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For dinner, I was craving something simple and familiar. And something that used some of our newly arrived 10 pounds of sun-dried organic tomatoes (from the best-ever store for sun-dried tomatoes and other tasty stuff). And yes, in case you’re wondering, we can eat 10 pounds of sun-dried tomatoes long before they go bad.

We had eggplant, onions, tomatoes, tofu and rice.

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Eggplant may very well be one of my favorite vegetables. Old folks frequently ask me what I’m going to do with eggplants, when they see me buying them. Or if I’m going to fry it. Perhaps it’s because I’m usually buying so many, maybe they think I’m doing my own Close Encounters re-enactment or something.

Oh, and if you’re wondering about cooking tofu, be sure to check out this page about dry cooking. I typically dry-cook my cubed tofu until no more liquid comes out when pressed. Then I fry a little more with added oil, soy sauce, nutritional yeast, onion and garlic powders. Yum.

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Update on the broken Bosch

Posted by trktos on 7-October-2008

Last Wednesday, I think it was, our new Bosch arrived. We planned to compare the two mixers this weekend and give Evin a chance to hear the broken one.

Well, we made some bread Saturday … to my surprise, the “broken” mixer sounded just fine! I was a bit upset and felt a bit guilty – here they’d sent a new one, an extra bowl and a return shipping label and ours sounded fine. So, we decided to push the “broken” one with a batch of seitan today (Sunday).

Again, the mixer sounded “fine” – fine in quotes because, to be honest, neither of them sound that great to me … for the amount of money, I don’t know, they should just sound better, stronger. As Evin said, he should be able to mix cement in this thing … for the record, we have not tried that. But I was beginning to doubt what I heard before … and maybe all that gunk was food?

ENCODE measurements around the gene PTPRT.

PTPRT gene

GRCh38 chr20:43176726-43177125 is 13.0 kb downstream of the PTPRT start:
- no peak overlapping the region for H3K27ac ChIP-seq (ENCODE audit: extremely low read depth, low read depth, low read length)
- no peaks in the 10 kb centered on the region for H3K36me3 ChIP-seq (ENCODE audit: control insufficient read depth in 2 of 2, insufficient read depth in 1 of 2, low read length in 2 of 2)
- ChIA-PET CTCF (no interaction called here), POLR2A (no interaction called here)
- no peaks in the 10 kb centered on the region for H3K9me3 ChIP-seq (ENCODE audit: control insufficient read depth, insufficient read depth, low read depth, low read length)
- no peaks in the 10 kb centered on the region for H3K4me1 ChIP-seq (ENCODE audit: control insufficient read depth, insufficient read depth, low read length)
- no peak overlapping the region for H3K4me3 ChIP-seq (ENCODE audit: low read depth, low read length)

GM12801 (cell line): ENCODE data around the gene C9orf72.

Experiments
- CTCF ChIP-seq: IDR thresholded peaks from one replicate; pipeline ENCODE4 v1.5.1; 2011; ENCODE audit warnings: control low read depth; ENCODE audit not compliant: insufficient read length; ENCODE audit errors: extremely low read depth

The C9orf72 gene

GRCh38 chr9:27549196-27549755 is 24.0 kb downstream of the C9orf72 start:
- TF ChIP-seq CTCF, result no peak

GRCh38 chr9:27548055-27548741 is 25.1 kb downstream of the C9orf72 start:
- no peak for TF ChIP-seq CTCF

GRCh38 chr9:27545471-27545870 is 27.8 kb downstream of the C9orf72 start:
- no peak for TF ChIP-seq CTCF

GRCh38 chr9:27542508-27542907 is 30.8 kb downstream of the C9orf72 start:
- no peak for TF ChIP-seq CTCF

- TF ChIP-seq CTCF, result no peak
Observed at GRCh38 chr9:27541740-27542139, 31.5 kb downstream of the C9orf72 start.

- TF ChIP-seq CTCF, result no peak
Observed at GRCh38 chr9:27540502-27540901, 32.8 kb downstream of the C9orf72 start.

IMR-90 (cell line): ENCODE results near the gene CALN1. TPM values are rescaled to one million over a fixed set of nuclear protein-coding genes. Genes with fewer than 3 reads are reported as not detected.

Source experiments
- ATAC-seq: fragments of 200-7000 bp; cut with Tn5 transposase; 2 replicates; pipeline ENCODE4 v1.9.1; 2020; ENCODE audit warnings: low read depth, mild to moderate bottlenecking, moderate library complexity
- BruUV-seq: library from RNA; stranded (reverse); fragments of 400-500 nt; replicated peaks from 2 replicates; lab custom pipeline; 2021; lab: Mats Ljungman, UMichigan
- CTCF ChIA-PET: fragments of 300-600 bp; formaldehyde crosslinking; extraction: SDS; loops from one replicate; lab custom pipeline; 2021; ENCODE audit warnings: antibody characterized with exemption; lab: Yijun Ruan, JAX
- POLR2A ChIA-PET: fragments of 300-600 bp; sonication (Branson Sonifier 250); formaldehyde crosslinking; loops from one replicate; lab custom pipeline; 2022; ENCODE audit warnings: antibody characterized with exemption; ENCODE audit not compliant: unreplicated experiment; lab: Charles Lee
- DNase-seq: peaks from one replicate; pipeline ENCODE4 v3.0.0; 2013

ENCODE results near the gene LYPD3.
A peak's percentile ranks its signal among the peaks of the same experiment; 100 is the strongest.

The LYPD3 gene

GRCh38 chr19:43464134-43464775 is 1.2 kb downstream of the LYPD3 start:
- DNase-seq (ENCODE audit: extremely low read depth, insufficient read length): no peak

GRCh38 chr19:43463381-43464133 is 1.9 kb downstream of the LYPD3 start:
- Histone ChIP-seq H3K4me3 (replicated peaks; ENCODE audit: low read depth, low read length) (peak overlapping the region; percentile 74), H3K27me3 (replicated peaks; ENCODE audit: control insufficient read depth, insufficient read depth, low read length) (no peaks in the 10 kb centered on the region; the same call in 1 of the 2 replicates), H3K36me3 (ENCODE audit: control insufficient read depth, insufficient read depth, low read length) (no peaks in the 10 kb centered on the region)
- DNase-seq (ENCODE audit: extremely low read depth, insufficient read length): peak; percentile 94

Anyway, although the broken mixer sounded fine while mixing a batch of seitan, I noticed later, more oil is now practically pouring out … did I mention, before, this stuff burns like candle wax? So, it’s spewing more mysterious substance and I know nothing else has magically seeped through the bottom of my solid bowl! If this were some accumulation of food stuff – how has the rest of my mixer, especially the path-way the food would travel, to wedge itself into this crevice, remained clean?

So I feel a little better … maybe what I was hearing was the mixer not sufficiently stuck down to the counter. It has little suction cup feet – note to self, never buy another kitchen appliance, no matter how pricey, that has suction cup feet. Actually, this was my initial intuition but I convinced myself, somehow, that little suction cup feet didn’t preclude “quality”. Apparently, I learned nothing from all the suction-cup-shower-crap I’ve purchased.

But there’s clearly a problem with this mixer. I really want to take the thing apart and have a look inside but if we should be unable to get it back together, they might not accept it as a return.

I sorta expect the new one to succumb to the same fate as the first … we’ll see.

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Good customer service …

Posted by trktos on 25-September-2008

Okay, we’ve had a Bosch Universal Mixer for a little less than a year. When we got the thing, it had this white petroleum jelly stuff on it … ran it through the dishwasher, which helped to distribute the jelly and bake it into a glue-like substance that even the miraculous Goo-Gone couldn’t help. After many washings and a little concern – What was that oily, lard-look-alike stuff, anyway? And why was it on my mixer? – we discovered that a little rubbing alcohol worked wonders in dissolving it. Yay, clean mixer.

Well, throughout these 10 months, our Bosch has had a pretty easy life. We’ve used it maybe 20 times – quite a few times for easy tasks like mashed potatoes, using the blender, making cake frosting. The other times, for two-loaf batches of bread (this thing is supposed to handle, like, 5 or 6 times that) and twice for making seitan. This is a machine touted by the homeschooling faction – you know, mothers with, like 10 kids, who bake about 5 loaves of bread a day. Every day.